Myofascial Pain (Muscular) Explained

Millions of Americans suffer from myofascial pain.

by Sanjay Trivedi, M.D.

Studies show that many back pains, neck pains, headaches, shoulder pains, arm pains, postural pains, etc. are caused by injured fascia—a connective tissue that covers our muscles. The areas where this injury is, are called Myofascial Trigger Points (MTrPs), and are located within taut bands of skeletal muscle fibers. They are thus called because they cause pain not only to the specific location, but also to other parts of the body, when touched or pressed even lightly.

Myofascial PainInjuries to the fascia may be generated from accidents, a lack of activity, and some medical conditions. When myofascial pain becomes acute, or develops into chronic pain, Myofascial Pain Syndrome (MPS) can occur.


Treating the underlying etiologic lesion responsible for MTrP activation is the most important strategy in MPS therapy. If the underlying pathology is not given the appropriate treatment the MTrP cannot be completely and permanently inactivated.

Treatment of active MTrPs may be necessary in situations in which active MTrPs persist even after underlying etiologic lesion has been treated appropriately. When treating the active MTrPs or their underlying pathology, conservative treatment should be given before any aggressive therapy.

Effective MTrP therapies include: manual therapy, myofascial release with manual therapy, physical therapy, modalities, dry needling, or MTrPs trigger point/tender spot injections, which can be performed using various type of corticosteroids or other alternative/natural injectable medications and their combinations.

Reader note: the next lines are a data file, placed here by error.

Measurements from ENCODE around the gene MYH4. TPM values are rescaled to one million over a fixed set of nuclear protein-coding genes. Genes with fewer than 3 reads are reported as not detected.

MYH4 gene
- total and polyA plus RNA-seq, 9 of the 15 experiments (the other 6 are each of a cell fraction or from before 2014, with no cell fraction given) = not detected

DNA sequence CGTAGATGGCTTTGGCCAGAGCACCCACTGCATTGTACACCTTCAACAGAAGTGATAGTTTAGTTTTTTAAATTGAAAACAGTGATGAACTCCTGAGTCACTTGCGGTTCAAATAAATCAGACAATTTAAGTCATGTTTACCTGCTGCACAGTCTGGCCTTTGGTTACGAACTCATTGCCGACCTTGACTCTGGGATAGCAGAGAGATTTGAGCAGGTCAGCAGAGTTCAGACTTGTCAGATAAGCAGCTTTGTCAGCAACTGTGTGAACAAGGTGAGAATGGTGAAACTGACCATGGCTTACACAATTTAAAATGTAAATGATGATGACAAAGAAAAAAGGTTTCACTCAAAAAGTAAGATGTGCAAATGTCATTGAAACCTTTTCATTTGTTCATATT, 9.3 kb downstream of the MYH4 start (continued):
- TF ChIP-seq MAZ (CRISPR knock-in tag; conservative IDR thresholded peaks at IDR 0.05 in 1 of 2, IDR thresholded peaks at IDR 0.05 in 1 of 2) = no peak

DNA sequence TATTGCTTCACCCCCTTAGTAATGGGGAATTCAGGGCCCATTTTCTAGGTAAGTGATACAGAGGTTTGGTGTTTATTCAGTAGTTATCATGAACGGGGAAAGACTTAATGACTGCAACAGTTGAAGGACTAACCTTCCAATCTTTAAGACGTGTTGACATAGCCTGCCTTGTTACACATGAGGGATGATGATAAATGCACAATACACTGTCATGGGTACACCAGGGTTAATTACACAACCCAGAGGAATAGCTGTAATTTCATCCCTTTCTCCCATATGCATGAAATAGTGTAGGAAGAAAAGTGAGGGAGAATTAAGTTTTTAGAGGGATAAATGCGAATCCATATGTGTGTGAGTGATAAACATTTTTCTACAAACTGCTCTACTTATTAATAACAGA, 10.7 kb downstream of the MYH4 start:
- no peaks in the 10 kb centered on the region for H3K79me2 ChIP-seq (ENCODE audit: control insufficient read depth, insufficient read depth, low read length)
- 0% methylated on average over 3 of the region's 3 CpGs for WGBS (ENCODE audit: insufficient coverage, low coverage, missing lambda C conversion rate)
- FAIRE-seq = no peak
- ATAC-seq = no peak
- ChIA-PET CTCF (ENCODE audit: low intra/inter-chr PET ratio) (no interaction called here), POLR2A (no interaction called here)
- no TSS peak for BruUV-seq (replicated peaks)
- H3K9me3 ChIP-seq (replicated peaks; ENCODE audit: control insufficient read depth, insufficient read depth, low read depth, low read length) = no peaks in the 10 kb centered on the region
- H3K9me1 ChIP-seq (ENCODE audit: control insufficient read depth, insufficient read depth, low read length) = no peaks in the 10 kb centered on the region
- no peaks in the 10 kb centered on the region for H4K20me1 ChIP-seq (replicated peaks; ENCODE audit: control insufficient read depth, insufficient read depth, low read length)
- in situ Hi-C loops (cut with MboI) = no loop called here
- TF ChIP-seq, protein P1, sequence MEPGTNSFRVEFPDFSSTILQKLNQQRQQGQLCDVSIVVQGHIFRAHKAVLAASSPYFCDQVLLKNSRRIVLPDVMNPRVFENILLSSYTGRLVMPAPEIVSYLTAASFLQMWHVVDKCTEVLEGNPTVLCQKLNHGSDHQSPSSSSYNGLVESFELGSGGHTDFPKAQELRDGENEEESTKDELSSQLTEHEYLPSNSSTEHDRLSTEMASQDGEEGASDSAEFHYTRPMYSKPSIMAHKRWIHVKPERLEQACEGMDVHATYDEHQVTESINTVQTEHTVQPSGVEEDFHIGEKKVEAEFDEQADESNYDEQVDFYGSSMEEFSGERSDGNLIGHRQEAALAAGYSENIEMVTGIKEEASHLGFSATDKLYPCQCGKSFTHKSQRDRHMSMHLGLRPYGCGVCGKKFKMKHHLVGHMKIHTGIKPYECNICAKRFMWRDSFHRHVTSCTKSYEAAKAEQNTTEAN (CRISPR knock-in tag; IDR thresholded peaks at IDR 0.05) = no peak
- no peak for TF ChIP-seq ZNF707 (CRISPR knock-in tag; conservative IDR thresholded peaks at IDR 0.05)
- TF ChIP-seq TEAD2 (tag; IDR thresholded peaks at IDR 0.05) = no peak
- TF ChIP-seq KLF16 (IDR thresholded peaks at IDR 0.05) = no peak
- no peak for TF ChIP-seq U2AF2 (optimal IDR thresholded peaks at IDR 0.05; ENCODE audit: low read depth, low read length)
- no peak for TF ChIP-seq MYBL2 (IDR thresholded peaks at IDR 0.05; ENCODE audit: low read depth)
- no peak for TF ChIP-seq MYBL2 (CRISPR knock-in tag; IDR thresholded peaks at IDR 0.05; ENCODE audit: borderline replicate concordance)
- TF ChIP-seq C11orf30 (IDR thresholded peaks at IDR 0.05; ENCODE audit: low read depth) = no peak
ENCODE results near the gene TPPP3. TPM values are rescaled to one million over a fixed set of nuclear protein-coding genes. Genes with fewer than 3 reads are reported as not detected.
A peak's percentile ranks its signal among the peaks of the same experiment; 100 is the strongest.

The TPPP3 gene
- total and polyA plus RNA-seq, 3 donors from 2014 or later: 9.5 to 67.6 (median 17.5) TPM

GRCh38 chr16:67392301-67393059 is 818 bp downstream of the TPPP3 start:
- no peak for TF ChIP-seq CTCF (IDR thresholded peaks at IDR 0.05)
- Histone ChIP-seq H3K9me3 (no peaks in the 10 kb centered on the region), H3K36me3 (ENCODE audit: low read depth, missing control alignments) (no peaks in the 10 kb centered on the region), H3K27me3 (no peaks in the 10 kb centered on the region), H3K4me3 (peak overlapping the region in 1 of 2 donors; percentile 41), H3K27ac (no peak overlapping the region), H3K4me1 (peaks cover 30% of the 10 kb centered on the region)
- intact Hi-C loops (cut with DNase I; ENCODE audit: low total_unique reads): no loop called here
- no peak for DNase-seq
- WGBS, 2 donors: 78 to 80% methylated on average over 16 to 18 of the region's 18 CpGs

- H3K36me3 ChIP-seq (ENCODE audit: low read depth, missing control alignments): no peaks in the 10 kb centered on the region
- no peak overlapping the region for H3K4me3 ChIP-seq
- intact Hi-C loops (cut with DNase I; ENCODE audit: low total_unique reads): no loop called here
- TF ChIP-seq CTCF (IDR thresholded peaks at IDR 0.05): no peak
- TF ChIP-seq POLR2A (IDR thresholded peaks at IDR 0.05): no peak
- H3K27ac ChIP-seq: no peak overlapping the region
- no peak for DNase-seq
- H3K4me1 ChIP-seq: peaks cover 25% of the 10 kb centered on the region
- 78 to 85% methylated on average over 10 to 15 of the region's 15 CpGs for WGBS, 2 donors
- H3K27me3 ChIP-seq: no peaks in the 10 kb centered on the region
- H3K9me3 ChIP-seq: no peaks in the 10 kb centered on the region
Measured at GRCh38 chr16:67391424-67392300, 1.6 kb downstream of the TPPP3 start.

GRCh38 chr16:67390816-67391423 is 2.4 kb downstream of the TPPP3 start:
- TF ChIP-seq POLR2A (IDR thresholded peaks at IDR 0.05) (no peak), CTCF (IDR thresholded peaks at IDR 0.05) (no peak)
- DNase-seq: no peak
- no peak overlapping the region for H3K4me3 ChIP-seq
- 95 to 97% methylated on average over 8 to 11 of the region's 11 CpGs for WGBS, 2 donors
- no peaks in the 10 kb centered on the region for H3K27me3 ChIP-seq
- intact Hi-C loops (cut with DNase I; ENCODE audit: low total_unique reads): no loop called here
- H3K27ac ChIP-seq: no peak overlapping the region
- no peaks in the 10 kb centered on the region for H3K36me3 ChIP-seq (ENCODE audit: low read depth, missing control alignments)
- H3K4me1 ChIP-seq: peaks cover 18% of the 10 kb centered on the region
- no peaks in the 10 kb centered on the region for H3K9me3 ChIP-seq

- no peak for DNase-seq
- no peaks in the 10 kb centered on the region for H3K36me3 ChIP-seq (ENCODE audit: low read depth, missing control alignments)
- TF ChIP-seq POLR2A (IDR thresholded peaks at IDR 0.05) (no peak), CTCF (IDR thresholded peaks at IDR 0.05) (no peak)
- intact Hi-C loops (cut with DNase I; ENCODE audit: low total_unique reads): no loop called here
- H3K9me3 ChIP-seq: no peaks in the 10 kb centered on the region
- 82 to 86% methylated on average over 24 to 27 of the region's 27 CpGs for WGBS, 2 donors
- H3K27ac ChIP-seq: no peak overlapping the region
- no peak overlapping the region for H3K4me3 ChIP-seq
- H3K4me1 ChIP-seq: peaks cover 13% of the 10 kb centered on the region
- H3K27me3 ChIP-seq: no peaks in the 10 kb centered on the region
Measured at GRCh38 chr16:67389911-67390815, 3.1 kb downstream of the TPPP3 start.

Use of oral anti-inflammatory pain medications, topical anti-inflammatory cream/gels, muscle relaxers, and depending on severity of pain—occasional short term use of narcotic medications, can help to alleviate pain.

It is also important to eliminate any perpetuating factors and provide adequate education and home treatment programs, including stretching and other exercises, and the use of hot or cold packs as needed.

Dr. Sanjay Trivedi

Author: Dr. Sanjay Trivedi

Sanjay Trivedi, M.D. received training in general surgery from Seton Hall University in New Jersey, and studied physical medicine and rehabilitation at Kingsbrook Jewish Medical Center and David Minkin Rehabilitation Institute in Brooklyn, New York. Dr. Trivedi's expertise is in the fields of acute and chronic spinal pain management, acute and chronic pharmaceutical pain management, musculoskeletal and joint pain management, and personal injury rehabilitation and care.

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